Understanding the Influence of Afterschool Programs on Kids
Learning Party at Assemble / photo: Ben Filio
Studies are looking beyond test scores for evidence of out-of-school programs’ effects
One of the most important questions of any intervention or program is when do we know if it works? And can success be sustained? That applies to anything from medicine to classroom teaching.
In the United States, this question is gaining attention as school reform sweeps the nation. To date, the reforms have been largely disappointing or the improvements fleeting, not to mention the evaluations have frequently sported problems that render the results questionable. To a cynical observer, it seems that nothing is working in the classroom.
But if we’ve learned one thing in the intervening years, it’s that not all learning happens in the classroom. And in a vibrant ecosystem of out-of-school learning opportunities like those on the ground in Pittsburgh (many of which are joining the Hive Learning Network), quantifying what happens in out-of-school time and whether, and how, that learning translates back into the classroom, is critical.
The work, however, is seldom easy. One of the most rigorous assessments of an out-of-school program with teens is Barton Hirsch and colleagues’ evaluation of After School Matters in Chicago. After School Matters has great reach and well-implemented program elements, and it targets a high-need group of teens. The program enrolled nearly 7,500 students in 2009, combining interest-driven classes with a paid apprenticeship.
Unfortunately, and despite high hopes, the results were, as education scholar Greg Duncan put it, “sobering.” The program had little effect on academics or job skills. It did, however, have a nominal impact on behavioral problems and self-regulation.
Despite the disappointing results, the findings underscore the importance of looking broadly at possible outcomes or impacts, beyond just “did the program improve test scores?”
Looking at outcomes such as whether programs improve engagement with school, or reduce juvenile delinquency or problem behaviors, or make neighborhoods safer when kids are engaged and not idle, or make teens feel more connected to positive role models, or even whether programs can improve physical health should be in the purview of evaluators.
And, impacts on positive behavior are important to include as well. Too often research and policy concerns itself with the problem behaviors only. All of these factors contribute indirectly, and perhaps directly, to school outcomes in the end.
One positive behavior that has caught researchers’ eye is a program’s influence on helping youth build an identity. Bill Penuel, professor of educational psychology and learning sciences in the School of Education at the University of Colorado, and director of evaluation research for the Center for Technology at SRI International, stressed the importance of this in an email:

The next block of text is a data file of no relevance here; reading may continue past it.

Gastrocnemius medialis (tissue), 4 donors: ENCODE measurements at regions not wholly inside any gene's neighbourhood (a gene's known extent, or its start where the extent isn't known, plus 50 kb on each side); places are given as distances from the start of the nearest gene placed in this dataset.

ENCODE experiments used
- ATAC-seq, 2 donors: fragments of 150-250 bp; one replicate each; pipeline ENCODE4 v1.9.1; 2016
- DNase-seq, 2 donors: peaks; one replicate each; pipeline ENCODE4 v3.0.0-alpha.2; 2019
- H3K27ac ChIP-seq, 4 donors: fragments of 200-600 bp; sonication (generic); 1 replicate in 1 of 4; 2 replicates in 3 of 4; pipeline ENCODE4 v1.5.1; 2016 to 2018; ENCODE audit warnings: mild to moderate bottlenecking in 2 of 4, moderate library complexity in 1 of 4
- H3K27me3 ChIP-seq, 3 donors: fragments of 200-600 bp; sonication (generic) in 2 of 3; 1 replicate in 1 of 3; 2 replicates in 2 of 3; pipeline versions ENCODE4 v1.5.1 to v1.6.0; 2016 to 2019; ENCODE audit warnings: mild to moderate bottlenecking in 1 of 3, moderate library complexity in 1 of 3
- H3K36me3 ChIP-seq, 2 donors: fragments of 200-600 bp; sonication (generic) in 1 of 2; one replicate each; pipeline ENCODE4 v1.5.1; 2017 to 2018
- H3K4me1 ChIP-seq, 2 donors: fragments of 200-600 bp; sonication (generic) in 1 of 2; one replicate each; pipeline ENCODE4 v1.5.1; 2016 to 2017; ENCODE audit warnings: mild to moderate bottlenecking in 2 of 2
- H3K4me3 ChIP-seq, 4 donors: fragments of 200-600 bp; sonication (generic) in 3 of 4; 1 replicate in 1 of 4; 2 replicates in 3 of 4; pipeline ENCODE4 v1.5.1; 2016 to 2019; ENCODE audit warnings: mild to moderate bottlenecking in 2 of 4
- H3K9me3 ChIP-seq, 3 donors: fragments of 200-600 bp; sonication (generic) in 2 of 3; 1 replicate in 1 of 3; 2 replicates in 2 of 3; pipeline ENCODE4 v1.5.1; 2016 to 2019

“We want to know what consequences there are for who they are becoming. I think we need to think about these kinds of settings as potentially identity transforming sites, sites where people discover new interests, pursuits, images of who they can become. And then we can ask: How do these sites enable that? How do they help young people gain access to other sites where they can grow even more?”
If students begin to see themselves as web designers or photographers or engineers after taking part in out-of-school opportunities, that new identity may indirectly translate back to the classroom via a newfound excitement about math or literature.
An art history major at the University of Pittsburgh, for example, told the Pittsburgh Activation Lab, which is conducting a large-scale survey of how kids become interested in and engaged with art, science and technology, that her participation in the Young Writers’ Institute in Grades 4-6 was pivotal, particularly the visit to the Carnegie Museum of Art. The freedom to choose one piece of art to view over an extended period and to write about her impressions was the one thing that focused her attention on becoming an art major.
Becoming involved in the actual planning and direction of the out-of-school programs can also help youth develop their identities and strengthen involvement. University of Pittsburgh’s Tom Akiva is currently mapping the resources and barriers to youth leadership opportunities in Pittsburgh’s out-of-school programs with the hope that his findings can help improve on and build more of these leadership opportunities. The study is in the field now. Read a recent Q&A with Akiva on civic participation.
Although evaluations can be difficult, and the best cost money, they are critical to sustainability. By better understanding how and where programs leave their impression, program designers can continue to improve the offerings.